Many Irish firms, and companies from other EU states, have extensive investments and trading interests in the UK.
For the past 40 years, these investments have been protected by UK membership of the EU, which allowed firms that might feel they were being discriminated against in favour of British-owned competitors, to appeal not only to the UK Courts but also to the European Court of Justice(ECJ)
Yesterday the UK Prime Minister announced that, once the UK leaves the EU, the jurisdiction of the ECJ in the UK would be ended. Thus there will no longer be any, non UK-controlled, arbiter to protect Irish or other UK investors in the UK against discriminatory laws by a future UK government. The UK has no written constitution.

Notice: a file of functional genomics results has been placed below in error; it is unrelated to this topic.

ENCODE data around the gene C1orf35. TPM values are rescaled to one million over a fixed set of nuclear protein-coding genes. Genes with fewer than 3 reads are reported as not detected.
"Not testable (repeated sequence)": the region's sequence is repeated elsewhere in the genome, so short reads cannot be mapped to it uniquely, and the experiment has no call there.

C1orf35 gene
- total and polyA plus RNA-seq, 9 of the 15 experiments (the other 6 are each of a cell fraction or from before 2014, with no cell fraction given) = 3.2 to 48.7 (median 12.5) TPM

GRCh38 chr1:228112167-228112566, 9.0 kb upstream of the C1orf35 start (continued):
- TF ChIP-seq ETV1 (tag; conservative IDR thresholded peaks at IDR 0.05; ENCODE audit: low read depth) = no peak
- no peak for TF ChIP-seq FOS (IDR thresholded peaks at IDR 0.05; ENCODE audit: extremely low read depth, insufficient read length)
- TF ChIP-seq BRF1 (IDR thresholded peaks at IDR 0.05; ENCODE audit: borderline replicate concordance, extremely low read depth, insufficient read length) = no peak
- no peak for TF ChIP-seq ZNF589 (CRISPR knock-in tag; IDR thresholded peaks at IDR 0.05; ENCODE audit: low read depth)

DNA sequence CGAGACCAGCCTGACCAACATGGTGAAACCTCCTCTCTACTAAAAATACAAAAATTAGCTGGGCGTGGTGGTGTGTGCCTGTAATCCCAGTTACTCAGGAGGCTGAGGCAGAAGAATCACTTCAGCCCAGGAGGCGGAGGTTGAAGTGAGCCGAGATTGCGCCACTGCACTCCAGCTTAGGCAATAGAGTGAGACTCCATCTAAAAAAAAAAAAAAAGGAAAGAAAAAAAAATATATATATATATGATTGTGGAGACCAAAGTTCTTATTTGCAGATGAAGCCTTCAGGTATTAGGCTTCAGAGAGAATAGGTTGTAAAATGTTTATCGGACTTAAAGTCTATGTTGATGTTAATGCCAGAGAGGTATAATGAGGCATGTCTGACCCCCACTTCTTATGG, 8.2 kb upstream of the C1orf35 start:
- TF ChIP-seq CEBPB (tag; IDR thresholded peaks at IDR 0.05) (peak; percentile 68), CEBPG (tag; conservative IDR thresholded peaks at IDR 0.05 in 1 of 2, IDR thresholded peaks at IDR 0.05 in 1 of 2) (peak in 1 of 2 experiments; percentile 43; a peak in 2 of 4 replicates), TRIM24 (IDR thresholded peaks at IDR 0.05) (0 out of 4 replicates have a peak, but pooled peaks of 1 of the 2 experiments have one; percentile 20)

Therefore it will be important that there be a robust independent investor protection disputes mechanism, capable of overturning discriminatory decisions that might be taken by the UK courts against the interests of EU-owned firms.
This must take immediate effect the day the UK leaves the EU. It cannot wait for the longer term trade agreement the EU negotiates with the UK, which may take years to finalise. Investor protection clauses can be controversial, as we have seen with the TTIP negotiation, and are a reduction of “sovereignty” in the abstract sense.
- the highly nationalistic tenor of UK politics at the moment,
- the dramatic ideological trends in the Labour party, and
- the likelihood of trade tensions between the UK and the EU,
Irish and other EU firms doing, or intending to do, business in the UK will need a very robust independent investor protection regime.
Otherwise they may have to commence disinvestment in the UK to protect their shareholders’ legitimate interests.
(Based on remarks uttered at a “Brexit Financial Services evening” sponsored by Deloitte in the Marker Hotel, Dublin 3rd October)